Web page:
Seasonal Allergies

It is that time of year here in the Central Valley….allergy season.  Seasonal allergies are the same as what used to be referred to as “hay fever”.  At this time of the year in the greater Merced County region, there are lots of flowers making buds and trees blooming.  In addition, the agricultural fields are getting prepared for planting and there is an abundance of pollen, dust, chemicals and other particles in the air.  Grass is once again being cut and fertilized. 

All of these factors can contribute to allergy symptoms, e.g. sneezing, runny nose, nasal congestion, red eyes, coughing and sometimes wheezing.  What can you do to reduce exposure to allergy triggers?

Some experts advocate:            

  • Staying indoors on dry, windy days.
  • Best time to go outside is after a good, long rain.  Rain helps to clear pollen from the air.
  • Delegate yard work if you are prone to seasonal allergy symptoms.
  • Remove clothing worn outside before coming inside.  Keep your outdoor, gardening clothing hanging in your garage.
  • Shower (including washing hair) after doing yard work or prolonged periods outside.  
  • Don’t hang laundry outside to dry.
  • Wear a dust mask if doing outside work.


          Additional:

  • Check TV and radio for daily pollen counts.
  • Take your allergy meds before symptoms start.
  • Keep doors and windows closed at night.  Pollen counts are highest in early morning.
  • Use air conditioning in your home and car.
  • Use high efficiency filters at home and change them regularly.
  • Use a dehumidifier.
  • Use HEPA filters, (High Efficiency Particulate Air), especially in the bedroom(s).                 

                                                    Ask The Doctor

Question:  What is a normal blood pressure for an adult?

Answer: The adult human blood pressure is reported using numbers recorded when the blood pressure is checked.  It is reported like a fraction with a top number (systolic pressure) and a bottom number (diastolic pressure).

Please see the general guideline chart below.  In order to obtain the diagnosis of hypertension, the blood pressure needs to be checked using proper sized equipment and preferably by a trained healthcare professional, on at least three separate occasions, at least one week apart.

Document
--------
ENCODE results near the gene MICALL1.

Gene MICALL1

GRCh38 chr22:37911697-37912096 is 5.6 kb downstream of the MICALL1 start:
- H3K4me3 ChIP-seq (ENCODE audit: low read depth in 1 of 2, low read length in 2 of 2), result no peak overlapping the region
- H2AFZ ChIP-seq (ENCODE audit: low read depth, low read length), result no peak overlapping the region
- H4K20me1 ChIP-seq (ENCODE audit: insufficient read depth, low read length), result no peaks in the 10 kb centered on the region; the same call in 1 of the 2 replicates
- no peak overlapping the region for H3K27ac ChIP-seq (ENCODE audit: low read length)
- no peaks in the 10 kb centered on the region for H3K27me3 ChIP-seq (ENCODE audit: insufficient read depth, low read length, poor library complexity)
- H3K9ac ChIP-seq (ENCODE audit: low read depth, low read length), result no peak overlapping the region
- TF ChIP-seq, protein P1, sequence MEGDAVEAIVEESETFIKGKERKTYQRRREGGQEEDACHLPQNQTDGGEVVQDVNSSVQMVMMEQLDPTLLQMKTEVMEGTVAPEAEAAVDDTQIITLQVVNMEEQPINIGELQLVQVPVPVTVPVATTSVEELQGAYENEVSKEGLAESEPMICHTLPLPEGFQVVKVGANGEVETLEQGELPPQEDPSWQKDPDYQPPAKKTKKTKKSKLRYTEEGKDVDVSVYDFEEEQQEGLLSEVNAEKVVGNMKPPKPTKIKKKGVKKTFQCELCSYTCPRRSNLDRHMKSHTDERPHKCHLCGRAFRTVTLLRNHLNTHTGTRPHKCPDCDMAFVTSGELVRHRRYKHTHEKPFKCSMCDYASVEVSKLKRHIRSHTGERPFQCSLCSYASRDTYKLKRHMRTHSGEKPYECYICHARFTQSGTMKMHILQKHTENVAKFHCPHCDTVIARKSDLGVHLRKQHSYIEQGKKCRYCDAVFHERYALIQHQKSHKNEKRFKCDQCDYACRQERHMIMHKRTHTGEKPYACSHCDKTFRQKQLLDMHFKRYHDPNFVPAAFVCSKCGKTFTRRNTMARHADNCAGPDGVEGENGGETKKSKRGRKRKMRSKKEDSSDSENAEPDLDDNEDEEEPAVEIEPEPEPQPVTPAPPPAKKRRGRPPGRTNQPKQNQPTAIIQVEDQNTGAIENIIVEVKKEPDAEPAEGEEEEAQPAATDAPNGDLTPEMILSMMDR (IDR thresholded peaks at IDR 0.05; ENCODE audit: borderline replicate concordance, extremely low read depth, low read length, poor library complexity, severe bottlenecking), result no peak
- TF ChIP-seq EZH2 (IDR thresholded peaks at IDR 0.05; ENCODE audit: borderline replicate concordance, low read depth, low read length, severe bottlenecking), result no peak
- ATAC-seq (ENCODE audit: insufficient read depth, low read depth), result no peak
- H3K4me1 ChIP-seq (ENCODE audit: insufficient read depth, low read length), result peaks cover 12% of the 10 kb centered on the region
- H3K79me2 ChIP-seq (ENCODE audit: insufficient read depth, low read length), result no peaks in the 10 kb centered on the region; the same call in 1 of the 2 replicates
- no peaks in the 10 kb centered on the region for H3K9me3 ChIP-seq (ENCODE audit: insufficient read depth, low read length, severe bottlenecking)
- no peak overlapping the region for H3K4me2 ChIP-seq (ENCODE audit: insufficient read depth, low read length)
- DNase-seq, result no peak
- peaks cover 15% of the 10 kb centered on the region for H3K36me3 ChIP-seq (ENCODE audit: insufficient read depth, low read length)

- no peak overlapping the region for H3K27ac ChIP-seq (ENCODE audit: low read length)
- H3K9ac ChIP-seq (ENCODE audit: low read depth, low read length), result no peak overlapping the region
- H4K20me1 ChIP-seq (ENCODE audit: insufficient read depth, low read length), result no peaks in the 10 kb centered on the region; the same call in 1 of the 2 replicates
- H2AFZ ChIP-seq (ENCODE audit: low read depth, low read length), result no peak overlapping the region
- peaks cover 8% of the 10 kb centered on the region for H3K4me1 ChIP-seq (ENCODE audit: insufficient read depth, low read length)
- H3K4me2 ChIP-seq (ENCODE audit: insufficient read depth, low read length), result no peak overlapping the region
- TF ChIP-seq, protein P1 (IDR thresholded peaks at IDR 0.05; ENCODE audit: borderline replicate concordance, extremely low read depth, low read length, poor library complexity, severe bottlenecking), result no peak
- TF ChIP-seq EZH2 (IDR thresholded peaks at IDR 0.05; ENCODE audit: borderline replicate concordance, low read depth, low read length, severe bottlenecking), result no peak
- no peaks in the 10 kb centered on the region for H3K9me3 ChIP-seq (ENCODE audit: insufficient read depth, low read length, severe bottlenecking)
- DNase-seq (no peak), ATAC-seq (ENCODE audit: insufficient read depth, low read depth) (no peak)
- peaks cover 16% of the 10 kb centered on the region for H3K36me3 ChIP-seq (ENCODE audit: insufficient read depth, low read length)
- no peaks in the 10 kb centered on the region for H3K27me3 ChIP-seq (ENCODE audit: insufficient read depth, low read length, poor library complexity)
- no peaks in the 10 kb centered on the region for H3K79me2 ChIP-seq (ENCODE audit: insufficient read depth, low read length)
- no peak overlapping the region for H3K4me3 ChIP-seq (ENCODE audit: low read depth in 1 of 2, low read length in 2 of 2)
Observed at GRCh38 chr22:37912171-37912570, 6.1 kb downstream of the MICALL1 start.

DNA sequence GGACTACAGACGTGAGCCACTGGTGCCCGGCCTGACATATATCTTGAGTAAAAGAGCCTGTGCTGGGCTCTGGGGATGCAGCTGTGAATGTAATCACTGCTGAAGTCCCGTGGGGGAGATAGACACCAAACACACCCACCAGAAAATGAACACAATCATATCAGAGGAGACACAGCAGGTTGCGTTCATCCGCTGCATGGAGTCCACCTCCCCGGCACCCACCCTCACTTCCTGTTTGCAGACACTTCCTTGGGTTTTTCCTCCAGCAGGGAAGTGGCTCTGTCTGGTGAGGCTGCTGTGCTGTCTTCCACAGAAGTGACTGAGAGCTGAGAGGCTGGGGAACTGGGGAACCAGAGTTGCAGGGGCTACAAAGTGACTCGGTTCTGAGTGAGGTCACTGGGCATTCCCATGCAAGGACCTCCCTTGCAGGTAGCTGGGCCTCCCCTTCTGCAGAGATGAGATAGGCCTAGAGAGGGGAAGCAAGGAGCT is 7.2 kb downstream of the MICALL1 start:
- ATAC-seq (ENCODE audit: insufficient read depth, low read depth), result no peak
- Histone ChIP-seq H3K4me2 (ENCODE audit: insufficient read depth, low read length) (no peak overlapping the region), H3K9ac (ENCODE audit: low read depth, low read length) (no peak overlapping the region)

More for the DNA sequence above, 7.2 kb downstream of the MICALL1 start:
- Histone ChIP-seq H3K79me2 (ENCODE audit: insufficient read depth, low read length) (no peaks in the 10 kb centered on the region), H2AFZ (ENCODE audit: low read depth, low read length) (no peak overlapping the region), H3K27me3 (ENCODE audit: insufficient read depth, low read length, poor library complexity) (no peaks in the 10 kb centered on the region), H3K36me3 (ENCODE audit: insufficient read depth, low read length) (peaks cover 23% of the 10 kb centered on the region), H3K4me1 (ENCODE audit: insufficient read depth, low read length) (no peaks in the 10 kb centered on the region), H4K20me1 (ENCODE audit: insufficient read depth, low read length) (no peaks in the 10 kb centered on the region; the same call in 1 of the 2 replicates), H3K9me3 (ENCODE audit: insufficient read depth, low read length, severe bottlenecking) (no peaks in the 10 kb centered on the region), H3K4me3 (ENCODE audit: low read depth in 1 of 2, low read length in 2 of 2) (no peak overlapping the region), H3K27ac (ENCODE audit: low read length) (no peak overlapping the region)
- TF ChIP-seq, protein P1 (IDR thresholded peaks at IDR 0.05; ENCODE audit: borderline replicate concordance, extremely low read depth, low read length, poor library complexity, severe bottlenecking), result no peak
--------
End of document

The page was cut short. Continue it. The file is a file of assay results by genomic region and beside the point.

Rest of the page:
Top number                                                     Bottom Number                                   Your Category                                                What to do †

(systolic)in mm Hg                                      (diastolic) in mm Hg

Below 120                                                         and Below 80                          Normal Blood pressure                        Maintain or adopt a health lifestyle.

Between 120-139                                      Between 80-89                                 Prehypertension                             Maintain or adopt a health lifestyle.                                                             
Between 140-159                                      Between 90-99                         Stage 1 hypertension                           Maintain or adopt a healthy lifestyle.
                                                                                                                                                                                                                      If your blood pressure goal isn't reached                                                                                                                                                                                                                           in about a month, talk to your doctor                                                                                                                                                                                                                          about taking one or more medications.


160 or higher                                                  100 or higher                            Stage 2 hypertension                          Maintain or adopt a healthy lifestyle. Talk                                                                                                                                                                                                                        to your doctor about taking more than                                                                                                                                                                                                                        one medication.

†Note: These recommendations address high blood pressure as a single health condition. If you also have heart disease, diabetes, chronic kidney disease or certain other conditions, you may need to treat your blood pressure more aggressively.
Mayo Clinic Staff Feb. 21, 2015

The NAACP Health Newsletters

All articles of the Newsletter have been submitted by

Dr. Donald T.J. Godbold, M.D., M.S., M.B.A. and Effie Godbold, R.N., B.S.N., L.E.

Disclaimer:  “This newsletter does not constitute nor is to be construed as providing medical advice.  It is not a substitute for actual medical treatment.  Please consult your own medical doctor for on-going medical care.”

 Donald Godbold, M.D., M.S., M.B.A. is a Board Certified Emergency Physician


Effie Godbold, R.N., B.S.N., L.E. has been in the healthcare field for over 25 years.  She started her health care journey as s a volunteer in one of the busiest Chicago trauma centers, to  become a Registered Nurse and advance into nursing administration. For the past 10 years, Effie has concentrated in the field of aesthetic/cosmetic nursing. She is a licensed aesthetician. Her Mantra: "Look your Best - Feel your Best".

WIN/ Women of NAACP